“Now when John heard in prison about the deeds of the Christ, he sent word by his disciples and said to Him, “Are you He who is to come, or shall we look for another?”
One Christmas a boy in a remote far away village gave his teacher an exquisite seashell as a gift. He had walked many difficult miles over treacherous terrain to find it, to a special bay, the only place such shells could be found.
The teacher was quite moved by the boy’s gift, and understood where it had come from and the difficulty involved in obtaining it: “What a beautiful shell. You must have walked many difficult and dangerous miles for it. I am deeply grateful for your gift,” the teacher said.Continue reading →
“They stripped and beat him, and went off leaving him half dead.”
Today’s gospel speaks to us of Jesus’ great concern and love for the sick and dying. Throughout His public ministry, Jesus’ compassion and love for the sick shines through. In several instances, we read how Jesus cured the sick and restored them to friendship with His Father. The Church continues Jesus’ ministry of caring for the sick and dying with deep compassion and respect for human dignity.
The Church especially continues Christ’s ministry to the sick and dying through the Sacraments. In offering the Sacrament of Penance, the Anointing of the Sick and Viaticum, which is Holy Communion of the Sick and Dying, the priest brings to those who are ill the loving and redeeming embrace of Jesus. In these moments rich with grace, the priest acting in the Person of Christ brings to the patient, forgiveness, inner healing and strength for what lies ahead. Together with deacons, religious, lay ministers, and volunteers, the priest shares with the patient, and with the patient’s family, the Good News of Jesus, the Gospel of life and salvation. Through the grace of God, patients are enabled to unite their sufferings with the Lord’s so as to share His everlasting joy and glory. So also the Church reaches out to families facing the serious illnesses of loved ones with deep respect for the precious gift of life and with the hope for the gift of eternal life.Continue reading →
“… her many sins have been forgiven because she has shown great love. But the one to whom little is forgiven, loves little.”
For almost two years Peter and Susan traveled together through the terrifying wilderness of serious illness.
Susan had just returned home from playing tennis when she suddenly dropped to the kitchen floor. She was rushed to the emergency room of the local hospital, where she was stabilized. As her husband Peter and their children Jacob and Rachel watched helplessly, Susan was put on life support before being airlifted to a university hospital. Susan had suffered a brain aneurysm.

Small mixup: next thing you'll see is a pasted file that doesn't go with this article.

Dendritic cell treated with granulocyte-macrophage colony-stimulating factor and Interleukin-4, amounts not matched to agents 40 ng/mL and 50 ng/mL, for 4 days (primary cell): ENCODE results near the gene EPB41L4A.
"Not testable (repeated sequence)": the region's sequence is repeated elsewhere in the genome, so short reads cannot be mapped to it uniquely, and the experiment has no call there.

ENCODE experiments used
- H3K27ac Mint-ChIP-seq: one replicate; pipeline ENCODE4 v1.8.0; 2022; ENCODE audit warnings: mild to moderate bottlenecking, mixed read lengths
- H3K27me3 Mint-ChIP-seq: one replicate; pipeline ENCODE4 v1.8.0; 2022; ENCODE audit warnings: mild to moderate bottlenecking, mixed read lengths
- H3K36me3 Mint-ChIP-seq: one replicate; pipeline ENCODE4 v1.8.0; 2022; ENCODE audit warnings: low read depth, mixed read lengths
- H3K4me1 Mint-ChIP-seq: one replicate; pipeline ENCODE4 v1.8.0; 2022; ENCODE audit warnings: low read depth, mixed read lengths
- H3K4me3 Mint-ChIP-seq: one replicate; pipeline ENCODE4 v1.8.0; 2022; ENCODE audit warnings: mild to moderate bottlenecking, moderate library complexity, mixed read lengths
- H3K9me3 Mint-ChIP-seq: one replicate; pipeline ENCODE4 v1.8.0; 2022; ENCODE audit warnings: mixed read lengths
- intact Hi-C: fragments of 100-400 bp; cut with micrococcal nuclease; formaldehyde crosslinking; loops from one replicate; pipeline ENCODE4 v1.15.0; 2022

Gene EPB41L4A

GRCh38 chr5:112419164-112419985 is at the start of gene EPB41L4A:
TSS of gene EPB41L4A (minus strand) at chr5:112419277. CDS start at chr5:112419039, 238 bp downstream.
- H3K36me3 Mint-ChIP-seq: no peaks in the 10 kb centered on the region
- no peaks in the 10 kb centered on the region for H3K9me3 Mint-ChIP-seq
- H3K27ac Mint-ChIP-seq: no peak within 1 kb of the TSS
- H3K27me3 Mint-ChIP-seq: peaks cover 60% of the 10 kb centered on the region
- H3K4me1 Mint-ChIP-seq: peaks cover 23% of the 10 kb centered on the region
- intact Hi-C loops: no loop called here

It was the beginning of an 18-month odyssey for Susan and Peter and their family that including three brain surgeries, devastating setbacks, frustrating rehab, erratic mood swings — and waiting – and struggling to pray.Continue reading →
We are halfway through the Jubilee Holy Year of Mercy and yet many people are not fully aware of it and its implications. Fewer yet seem to have taken advantage of what Pope Francis and the Holy Year has offered us. This particular Holy Year is very unique in two areas that include its treatment of abortion and the ease of a pilgrimage to the Holy Door. Please give me a few minutes of your time so I can explain what the Holy Year is and how we can take advantage of it.
Pope Francis opened the Holy Door (Porta Sancta) at St. Peter’s Basilica in the Vatican on December 8, 2015 to inaugurate this Extraordinary Jubilee of Mercy. Pope Emeritus Benedict XVI was also present as were numerous others. Pope Francis earlier said “On that day, the Holy Door will become a Door of Mercy through which anyone who enters will experience the love of God who consoles, pardons and instills hope.”
There were two reasons given by Pope Francis for selecting this particular date. One reason is that this date marks the Solemnity of the Immaculate Conception. Pope Francis points out that this represents God’s action in choosing Mary as the mother of man’s Redeemer. A second reason is that it represents the 50th anniversary of the closing date of the Second Vatican Ecumenical Council. The Church feels a great need to keep this date alive. Continue reading →
“My sheep hear my voice; I know them, and they follow me …”
Every evening she could hear the newborn in the apartment next door cry and cry. The parents put the child to sleep alone in the dark. The baby cries for a long time; the exhausted parents clearly are oblivious to their child’s anguish or are at a loss as to what to do.
What can or should she do? She’s not sure. Speaking to the parents might make what is just an annoying situation into something much worse.
So, in her struggle and anguish, she decides to pray. And lo and behold; during her earnest prayer, God’s good grace inspires her to sing!Continue reading →
“Glory to God in the highest, and on earth peace to those on whom his favor rests.”
It was the great Roman boast: Ara Pacis Augustae – which means, “the era of Augustus’ peace.”
During the first and second centuries of the common era, the Roman empire, from Iberia to Greece, enjoyed a period of relative prosperity and tranquility. In one of the great propaganda campaigns of history, Caesar Augustus was hailed as a “god” and the “savior of the world” for the peace he enforced.Continue reading →
Catholic Church And School Vandalized on Halloween – Students Respond On All Saints Day-
Rockford, Il – (ProLifeCorner.com) – By James- 11-1-2013 – Dozens of windows and doors at St. Bernadette Catholic Church and School in Rockford IL, were shot out on Halloween night. The destruction was extensive as very large windows in the school were destroyed along with a stained glass window in the Church and large glass doors were shattered. Continue reading →